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September 1, 1945

Public Medical Care: Principles and Problems

JAMA. 1945;129(1):97. doi:10.1001/jama.1945.02860350099037

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Abstract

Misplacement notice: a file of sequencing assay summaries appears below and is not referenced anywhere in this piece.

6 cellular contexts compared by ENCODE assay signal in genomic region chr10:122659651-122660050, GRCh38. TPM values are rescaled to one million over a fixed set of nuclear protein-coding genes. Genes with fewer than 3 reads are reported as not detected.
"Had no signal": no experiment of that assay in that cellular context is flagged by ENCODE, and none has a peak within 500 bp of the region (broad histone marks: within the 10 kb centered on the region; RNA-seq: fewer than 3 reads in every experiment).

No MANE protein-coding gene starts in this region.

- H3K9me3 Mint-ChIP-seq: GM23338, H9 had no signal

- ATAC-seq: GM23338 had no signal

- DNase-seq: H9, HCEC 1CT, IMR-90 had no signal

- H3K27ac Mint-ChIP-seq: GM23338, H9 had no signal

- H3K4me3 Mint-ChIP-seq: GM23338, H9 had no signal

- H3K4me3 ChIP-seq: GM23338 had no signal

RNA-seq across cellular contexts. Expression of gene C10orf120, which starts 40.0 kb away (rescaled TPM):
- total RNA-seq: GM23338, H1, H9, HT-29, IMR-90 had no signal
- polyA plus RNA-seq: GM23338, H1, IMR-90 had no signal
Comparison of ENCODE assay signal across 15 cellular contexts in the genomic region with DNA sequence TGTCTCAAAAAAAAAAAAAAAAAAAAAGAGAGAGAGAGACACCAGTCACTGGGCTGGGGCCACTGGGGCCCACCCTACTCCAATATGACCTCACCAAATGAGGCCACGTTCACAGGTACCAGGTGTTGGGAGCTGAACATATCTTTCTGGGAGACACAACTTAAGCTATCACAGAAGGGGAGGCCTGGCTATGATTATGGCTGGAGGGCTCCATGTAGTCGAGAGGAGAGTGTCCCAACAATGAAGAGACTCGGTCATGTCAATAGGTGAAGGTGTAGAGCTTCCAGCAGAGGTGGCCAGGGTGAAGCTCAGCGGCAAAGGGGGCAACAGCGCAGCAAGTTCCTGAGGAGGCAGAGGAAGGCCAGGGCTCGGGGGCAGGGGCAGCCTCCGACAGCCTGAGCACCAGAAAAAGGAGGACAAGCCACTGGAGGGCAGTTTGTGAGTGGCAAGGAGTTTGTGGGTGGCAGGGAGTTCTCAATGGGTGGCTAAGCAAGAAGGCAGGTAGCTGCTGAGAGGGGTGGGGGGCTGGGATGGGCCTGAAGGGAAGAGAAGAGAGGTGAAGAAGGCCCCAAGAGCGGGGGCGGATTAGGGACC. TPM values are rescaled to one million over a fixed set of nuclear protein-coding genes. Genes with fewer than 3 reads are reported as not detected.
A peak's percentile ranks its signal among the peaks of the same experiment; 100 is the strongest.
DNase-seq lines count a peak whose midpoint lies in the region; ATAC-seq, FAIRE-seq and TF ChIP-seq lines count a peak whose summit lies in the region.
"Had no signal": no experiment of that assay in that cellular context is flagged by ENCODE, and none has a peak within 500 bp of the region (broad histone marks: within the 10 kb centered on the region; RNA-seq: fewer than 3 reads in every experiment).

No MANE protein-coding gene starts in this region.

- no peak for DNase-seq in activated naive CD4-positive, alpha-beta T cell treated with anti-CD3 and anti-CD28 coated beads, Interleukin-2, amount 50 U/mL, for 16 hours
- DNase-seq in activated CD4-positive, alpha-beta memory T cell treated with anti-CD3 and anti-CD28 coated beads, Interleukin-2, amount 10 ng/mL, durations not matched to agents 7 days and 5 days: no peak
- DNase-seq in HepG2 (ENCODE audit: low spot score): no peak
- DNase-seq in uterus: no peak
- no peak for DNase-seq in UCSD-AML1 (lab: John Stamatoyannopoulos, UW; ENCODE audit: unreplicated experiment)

The author discusses the development of hospitals, medical centers and plans for the care of the indigent. He considers finally programs of planning for expansion of medical institutions and services, inclining actually toward a complete system of state medicine but being willing apparently to concede that physicians are people. He states that there are three ways to solve the problem of medical care: (1) centralization of both power and function, (2) decentralization of both power and function and (3) centralization of power, complete or limited, along with decentralization of function or certain types of function. The approach of Dr. Goldmann, although he is a physician, is distinctly that of the economist and social worker. There seems to be nothing in his point of view which would mark it particularly as that of the man trained in the American tradition of democracy.

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